The backstory: Robert Ellis is my favorite mystery writer. Murder Season is his third novel to feature Los Angeles detective Lena Gamble (he also has two stand-alone mysteries.) I adored the first two novels in this series, City of Fire (my review) and The Lost Witness (my review), immensely, and I eagerly awaited the publication of Murder Season this month. In anticipation, I re-read both City of Fire and The Lost Witness this year, and both earned 5 stars from on the re-read, even though I remembered 'who did it.' Note: because I believe this novel could work as a standalone, this review will not include any spoilers from the first two novels.
The basics: Lena gets called to investigate a brutal double murder at a hot Hollywood nightspot. Both the identity of the victims, one famous and one infamous, and the fact the two were even associated with one another, surprises everyone.
My thoughts: Admittedly, I went into this novel with high expectations. I appreciate that Robert Ellis takes time to write these mysteries (The Lost Witness was published in February 2009, so it's been almost three years), and I push this criminally underappreciated series on any mystery reader who will listen (I've converted my husband, his brother, his mother and his stepfather to the cause thus far.) I was riveted from the first scene. It was incredibly suspenseful to find out who was dead, and I knew they were fictional characters I probably didn't know.
Lena Gamble is among my favorite law enforcement characters. (Yes, I also love Maisie Dobbs and Bess Crawford, but historical crime solvers are in a vastly different league than a gritty L.A. detective. In my dream world, Lena would find a reason to collaborate with Manhattan D.A. Alexandra Cooper and have a fabulous cross-over, but I'm not holding my breath, just as I fear my musical dream of Nanci Griffith recording a duet with Steve Earle will never happen.) In this novel, she must work without a partner. As a narrative device, I think this move is brilliant. Instead of reading dialogue about observations, the reader largely gets Lena's thoughts. It's an unfiltered view, and it's one that bonds the reader to Lena.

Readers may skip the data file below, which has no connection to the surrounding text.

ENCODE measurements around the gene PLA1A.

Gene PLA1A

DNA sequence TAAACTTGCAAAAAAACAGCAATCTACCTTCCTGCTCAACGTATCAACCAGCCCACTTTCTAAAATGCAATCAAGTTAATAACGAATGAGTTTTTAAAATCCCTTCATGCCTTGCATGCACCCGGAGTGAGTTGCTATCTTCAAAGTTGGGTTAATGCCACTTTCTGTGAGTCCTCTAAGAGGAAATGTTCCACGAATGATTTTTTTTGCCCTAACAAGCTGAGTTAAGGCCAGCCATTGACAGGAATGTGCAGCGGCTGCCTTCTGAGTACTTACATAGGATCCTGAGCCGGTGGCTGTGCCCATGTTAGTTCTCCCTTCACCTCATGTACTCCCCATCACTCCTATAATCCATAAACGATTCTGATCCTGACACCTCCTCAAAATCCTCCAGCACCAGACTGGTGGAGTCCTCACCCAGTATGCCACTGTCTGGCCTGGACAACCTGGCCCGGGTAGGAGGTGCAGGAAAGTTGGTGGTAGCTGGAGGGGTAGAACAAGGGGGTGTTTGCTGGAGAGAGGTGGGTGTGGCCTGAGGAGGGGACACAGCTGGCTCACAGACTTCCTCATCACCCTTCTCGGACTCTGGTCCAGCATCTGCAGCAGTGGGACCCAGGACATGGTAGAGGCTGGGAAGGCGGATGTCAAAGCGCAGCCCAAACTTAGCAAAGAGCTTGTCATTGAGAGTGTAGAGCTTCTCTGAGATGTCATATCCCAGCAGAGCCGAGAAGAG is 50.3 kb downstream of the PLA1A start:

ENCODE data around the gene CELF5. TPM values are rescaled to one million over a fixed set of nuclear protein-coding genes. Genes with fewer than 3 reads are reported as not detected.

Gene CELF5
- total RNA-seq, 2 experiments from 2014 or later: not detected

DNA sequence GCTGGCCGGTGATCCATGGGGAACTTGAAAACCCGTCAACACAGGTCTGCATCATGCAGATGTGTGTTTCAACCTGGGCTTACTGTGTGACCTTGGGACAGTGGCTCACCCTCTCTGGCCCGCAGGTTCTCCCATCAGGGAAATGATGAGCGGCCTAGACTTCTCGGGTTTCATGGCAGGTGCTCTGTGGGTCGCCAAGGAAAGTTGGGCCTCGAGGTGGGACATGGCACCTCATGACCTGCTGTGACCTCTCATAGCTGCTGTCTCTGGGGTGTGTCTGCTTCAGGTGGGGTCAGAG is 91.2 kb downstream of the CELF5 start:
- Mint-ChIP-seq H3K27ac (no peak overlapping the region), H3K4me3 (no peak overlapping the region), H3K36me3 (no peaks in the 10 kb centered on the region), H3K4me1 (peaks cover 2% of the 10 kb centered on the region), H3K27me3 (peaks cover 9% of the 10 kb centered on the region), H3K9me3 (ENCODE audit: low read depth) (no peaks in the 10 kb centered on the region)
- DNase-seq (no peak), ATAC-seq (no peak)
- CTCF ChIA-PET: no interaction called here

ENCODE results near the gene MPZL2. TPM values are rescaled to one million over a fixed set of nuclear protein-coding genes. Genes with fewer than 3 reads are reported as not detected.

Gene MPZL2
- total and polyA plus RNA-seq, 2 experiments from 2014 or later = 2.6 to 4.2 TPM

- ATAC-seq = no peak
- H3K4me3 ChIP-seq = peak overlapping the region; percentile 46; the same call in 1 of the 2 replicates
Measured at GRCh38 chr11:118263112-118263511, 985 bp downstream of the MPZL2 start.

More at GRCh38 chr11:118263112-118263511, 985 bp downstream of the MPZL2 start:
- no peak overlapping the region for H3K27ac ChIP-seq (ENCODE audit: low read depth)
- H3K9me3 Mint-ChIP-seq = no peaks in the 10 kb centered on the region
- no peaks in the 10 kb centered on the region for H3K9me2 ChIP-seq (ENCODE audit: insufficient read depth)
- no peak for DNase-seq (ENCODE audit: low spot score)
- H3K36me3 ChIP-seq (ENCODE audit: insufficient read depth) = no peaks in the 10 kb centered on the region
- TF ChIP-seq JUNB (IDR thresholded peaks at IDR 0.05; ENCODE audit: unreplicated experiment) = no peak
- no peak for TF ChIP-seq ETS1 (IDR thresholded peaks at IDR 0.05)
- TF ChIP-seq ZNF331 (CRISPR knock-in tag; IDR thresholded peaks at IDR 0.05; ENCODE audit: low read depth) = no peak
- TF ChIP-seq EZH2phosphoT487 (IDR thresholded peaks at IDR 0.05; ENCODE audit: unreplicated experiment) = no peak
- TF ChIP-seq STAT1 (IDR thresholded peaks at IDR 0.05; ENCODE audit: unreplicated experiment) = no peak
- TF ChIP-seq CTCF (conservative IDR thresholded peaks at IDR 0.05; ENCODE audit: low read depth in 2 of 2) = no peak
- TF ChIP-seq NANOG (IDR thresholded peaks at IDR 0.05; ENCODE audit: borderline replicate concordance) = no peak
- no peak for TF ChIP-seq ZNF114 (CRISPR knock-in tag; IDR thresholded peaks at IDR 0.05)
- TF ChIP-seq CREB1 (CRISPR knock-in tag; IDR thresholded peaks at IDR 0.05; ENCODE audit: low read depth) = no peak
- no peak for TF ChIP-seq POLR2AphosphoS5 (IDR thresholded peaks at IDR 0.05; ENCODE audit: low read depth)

As I mentioned earlier, I believe this novel could work as a stand-alone. Elllis smartly refers to cases we've seen and those we haven't. At first, when Lena mentioned her last case, I was confused, but then it became clear there wasn't a novel about her last case. Not every case she solves is filled with high stakes, surprising turns and fascinating endings. I still recommend reading the series in order, but it is refreshing to not have to be hyper-vigilant about doing so.
Robert Ellis is not a writer whose passages I copy down to recall later. He's a masterly suspenseful writer, and his sentence variation pushes the action along admirably. As I've read or re-read all three Lena Gamble novels in the past few months, I've started to notice fascinating themes in his work as well. I'll refrain from sharing them here, but now that I've spotted these themes, I'm even more eager to see where the next novel goes.
The verdict: While the ending lacks a bit of the finesse and surprise the first two novels did, this mystery still delivers from beginning to end. Ellis smartly wrote this novel as one that could stand alone.
Rating: 4.5 out of 5
Length: 336 pages
Publication date: December 6, 2011
Source: I bought it for my Kindle
Convinced? Treat yourself! Buy Murder Season from Amazon in hardback or for the Kindle. Or, start this series at the beginning with City of Fire in paperback or for the Kindle (it's only $6.99!)
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